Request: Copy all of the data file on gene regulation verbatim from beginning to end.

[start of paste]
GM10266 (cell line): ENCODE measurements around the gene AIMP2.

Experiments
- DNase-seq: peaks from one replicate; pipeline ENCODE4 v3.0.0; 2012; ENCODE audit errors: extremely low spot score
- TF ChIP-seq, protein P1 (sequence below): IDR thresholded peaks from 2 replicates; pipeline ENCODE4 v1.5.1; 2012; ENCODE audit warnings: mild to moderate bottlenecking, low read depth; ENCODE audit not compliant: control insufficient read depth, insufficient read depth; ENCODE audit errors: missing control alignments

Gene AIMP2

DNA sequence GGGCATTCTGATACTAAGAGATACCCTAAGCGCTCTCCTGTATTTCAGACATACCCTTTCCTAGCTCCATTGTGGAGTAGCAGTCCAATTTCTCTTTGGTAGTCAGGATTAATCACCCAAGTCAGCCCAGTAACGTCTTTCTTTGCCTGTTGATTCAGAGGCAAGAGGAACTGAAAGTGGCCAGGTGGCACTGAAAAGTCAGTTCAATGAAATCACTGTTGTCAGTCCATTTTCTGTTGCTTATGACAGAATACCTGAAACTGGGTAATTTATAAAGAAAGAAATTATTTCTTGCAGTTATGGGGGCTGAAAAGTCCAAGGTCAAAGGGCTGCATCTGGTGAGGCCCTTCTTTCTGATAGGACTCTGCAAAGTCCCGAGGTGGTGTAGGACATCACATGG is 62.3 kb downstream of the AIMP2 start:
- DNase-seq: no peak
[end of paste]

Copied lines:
GM10266 (cell line): ENCODE measurements around the gene AIMP2.

Experiments
- DNase-seq: peaks from one replicate; pipeline ENCODE4 v3.0.0; 2012; ENCODE audit errors: extremely low spot score
- TF ChIP-seq, protein P1 (sequence below): IDR thresholded peaks from 2 replicates; pipeline ENCODE4 v1.5.1; 2012; ENCODE audit warnings: mild to moderate bottlenecking, low read depth; ENCODE audit not compliant: control insufficient read depth, insufficient read depth; ENCODE audit errors: missing control alignments

Gene AIMP2

DNA sequence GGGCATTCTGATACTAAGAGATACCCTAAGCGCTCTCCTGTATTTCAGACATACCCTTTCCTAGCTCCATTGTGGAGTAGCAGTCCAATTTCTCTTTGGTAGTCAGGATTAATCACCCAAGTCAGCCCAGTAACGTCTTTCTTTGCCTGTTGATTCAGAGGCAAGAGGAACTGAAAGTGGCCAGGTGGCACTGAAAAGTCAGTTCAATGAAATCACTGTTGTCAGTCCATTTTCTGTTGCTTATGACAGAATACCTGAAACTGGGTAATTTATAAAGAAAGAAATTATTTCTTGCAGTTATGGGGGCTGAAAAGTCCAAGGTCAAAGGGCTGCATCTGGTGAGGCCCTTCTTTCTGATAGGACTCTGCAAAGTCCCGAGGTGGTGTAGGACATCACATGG is 62.3 kb downstream of the AIMP2 start:
- DNase-seq: no peak